The Trump administration and GOP Congress should resist the temptation to follow this Constitution-be-damned playbook. The greatest gift Republicans could give Americans is a restored separation of powers. But this cannot be accomplished by merely rescinding the Obama administration’s unconstitutional executive orders. While this is a necessary step, Congress should enact additional reforms.

First, Congress can amend the 1996 Congressional Review Act to require affirmative approval of major executive-branch regulations. The law now allows regulations to go into effect automatically if Congress does not disapprove them. The act has been used only once to overturn a regulation because it requires passage of a joint resolution of disapproval—which must be signed by the president. This requirement should be inverted: If Congress does not affirmatively approve a regulation, it never goes into effect.

Second, Congress could prohibit “Chevron deference,” in which federal courts defer to executive branch interpretations of ambiguous statutes. Chevron deference is a judge-made doctrine that has aggrandized executive power, ostensibly to implement Congress’s intent. If Congress denounces such deference, it can simultaneously reduce executive power and encourage itself to legislate with greater specificity.

Third, Congress can augment its institutional authority by expanding its contempt power. The criminal contempt statute should require the U.S. attorney to convene a grand jury upon referral by the House or Senate without exercising prosecutorial discretion. Congress should also extend the civil contempt statute to the House, not merely the Senate, and enact a new law specifying a process for using Congress’s longstanding (but rarely invoked) inherent contempt authority.

Fourth, Congress can require that all major international commitments be ratified by treaty. A statute defining the proper dividing line between treaties and executive agreements would reassert the Senate’s constitutional role, provide clarification to the judiciary, and encourage communication and negotiation between Congress and the president.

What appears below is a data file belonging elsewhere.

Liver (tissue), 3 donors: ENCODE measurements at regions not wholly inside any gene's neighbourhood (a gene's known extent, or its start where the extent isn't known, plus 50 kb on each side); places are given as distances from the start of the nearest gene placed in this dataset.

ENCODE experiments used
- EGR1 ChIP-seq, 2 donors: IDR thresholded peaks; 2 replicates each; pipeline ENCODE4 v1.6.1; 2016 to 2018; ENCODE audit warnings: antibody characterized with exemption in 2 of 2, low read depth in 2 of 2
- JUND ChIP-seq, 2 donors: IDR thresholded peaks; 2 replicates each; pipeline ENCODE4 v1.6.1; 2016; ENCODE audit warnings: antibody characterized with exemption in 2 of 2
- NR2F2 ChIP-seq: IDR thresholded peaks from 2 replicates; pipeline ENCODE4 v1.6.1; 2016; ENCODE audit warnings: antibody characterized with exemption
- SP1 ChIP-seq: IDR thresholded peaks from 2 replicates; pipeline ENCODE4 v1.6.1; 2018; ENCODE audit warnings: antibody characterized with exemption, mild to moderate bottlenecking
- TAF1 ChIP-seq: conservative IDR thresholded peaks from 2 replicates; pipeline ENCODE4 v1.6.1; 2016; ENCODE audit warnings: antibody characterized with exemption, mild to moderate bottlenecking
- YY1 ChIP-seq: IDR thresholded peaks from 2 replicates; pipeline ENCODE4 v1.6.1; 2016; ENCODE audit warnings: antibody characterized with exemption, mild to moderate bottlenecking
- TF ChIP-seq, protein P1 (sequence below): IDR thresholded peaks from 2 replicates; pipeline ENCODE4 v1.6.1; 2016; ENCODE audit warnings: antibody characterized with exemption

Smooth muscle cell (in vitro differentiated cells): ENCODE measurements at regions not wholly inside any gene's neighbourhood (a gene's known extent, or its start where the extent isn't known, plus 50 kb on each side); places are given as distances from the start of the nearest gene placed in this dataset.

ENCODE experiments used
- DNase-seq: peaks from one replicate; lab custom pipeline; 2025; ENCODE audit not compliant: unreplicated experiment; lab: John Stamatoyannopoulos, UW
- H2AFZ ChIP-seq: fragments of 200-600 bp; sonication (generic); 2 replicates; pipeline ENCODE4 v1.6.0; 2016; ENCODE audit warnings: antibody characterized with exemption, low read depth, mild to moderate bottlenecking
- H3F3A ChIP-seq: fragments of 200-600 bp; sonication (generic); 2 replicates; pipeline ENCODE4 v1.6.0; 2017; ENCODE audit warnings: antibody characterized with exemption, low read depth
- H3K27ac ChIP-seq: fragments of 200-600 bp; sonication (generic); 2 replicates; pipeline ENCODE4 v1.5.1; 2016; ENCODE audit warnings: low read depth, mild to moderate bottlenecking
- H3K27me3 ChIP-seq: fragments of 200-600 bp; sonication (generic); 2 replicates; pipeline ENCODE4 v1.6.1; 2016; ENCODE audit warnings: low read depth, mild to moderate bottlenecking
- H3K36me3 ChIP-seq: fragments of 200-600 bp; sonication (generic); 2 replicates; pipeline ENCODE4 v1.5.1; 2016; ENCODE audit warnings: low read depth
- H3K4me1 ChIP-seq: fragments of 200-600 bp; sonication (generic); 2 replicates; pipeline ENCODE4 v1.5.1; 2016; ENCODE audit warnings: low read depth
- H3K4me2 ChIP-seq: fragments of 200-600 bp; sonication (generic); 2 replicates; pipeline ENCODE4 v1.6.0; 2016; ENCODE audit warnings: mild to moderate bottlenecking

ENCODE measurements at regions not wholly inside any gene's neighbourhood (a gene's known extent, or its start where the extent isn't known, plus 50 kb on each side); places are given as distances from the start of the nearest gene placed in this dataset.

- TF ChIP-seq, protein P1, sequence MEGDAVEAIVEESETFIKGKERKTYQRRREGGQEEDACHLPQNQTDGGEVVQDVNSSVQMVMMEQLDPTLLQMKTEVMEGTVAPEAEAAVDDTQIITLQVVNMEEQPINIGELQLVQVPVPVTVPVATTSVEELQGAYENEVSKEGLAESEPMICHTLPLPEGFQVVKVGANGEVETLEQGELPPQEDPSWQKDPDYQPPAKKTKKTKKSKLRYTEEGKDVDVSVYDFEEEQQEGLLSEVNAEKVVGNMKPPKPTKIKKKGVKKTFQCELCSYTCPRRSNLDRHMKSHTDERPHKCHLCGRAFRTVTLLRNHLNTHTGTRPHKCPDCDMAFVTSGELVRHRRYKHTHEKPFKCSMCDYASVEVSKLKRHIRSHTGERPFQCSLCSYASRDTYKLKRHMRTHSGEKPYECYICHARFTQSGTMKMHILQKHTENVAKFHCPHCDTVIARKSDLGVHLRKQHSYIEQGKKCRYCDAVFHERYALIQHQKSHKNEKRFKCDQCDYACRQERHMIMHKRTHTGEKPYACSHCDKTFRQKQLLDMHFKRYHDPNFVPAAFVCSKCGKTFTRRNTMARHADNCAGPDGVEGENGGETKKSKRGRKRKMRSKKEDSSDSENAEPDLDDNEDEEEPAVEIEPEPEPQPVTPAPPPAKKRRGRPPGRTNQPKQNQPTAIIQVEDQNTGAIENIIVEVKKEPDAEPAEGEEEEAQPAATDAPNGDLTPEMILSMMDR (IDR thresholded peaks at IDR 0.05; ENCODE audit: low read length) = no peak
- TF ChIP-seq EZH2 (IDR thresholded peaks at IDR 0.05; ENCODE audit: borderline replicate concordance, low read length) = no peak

Fifth, Congress can enact a law further restricting its ability to coerce states into adopting federal policies or commanding state officials to carry them out. While the courts have ultimate say on the contours of these federalism doctrines, a law could force greater consensus and debate, provide guidelines on Congress’s use of its powers, and signal to the judiciary a reinvigorated commitment to federalism.

Restoring separation of powers is necessary and possible. It should be the highest priority of the Trump administration and Congress.

Mr. Rivkin and Ms. Foley practice appellate and constitutional law in Washington, D.C. Ms. Foley is also a professor of constitutional law at Florida International University College of Law.

Source: http://www.wsj.com/articles/five-ways-to-restore-the-separation-of-powers-1482192048

Can Trump cut off funds for sanctuary cities? The Constitution says yes.

By David Rivkin and Elizabeth Price Foley

December 7, 2016, in the Los Angeles Times

But whatever one thinks about Trump’s strategy, it almost certainly would pass muster at the Supreme Court.Several cities and public universities have vowed to resist President-elect Donald Trump’s plan to deport undocumented criminals by doubling down on sanctuary policies. In response, Trump has pledged to curtail federal funding for sanctuary providers. Activists, predictably, are crying foul, and some legal scholars, such as Harvard’s Noah Feldman, have even claimed that such a response would be unconstitutional.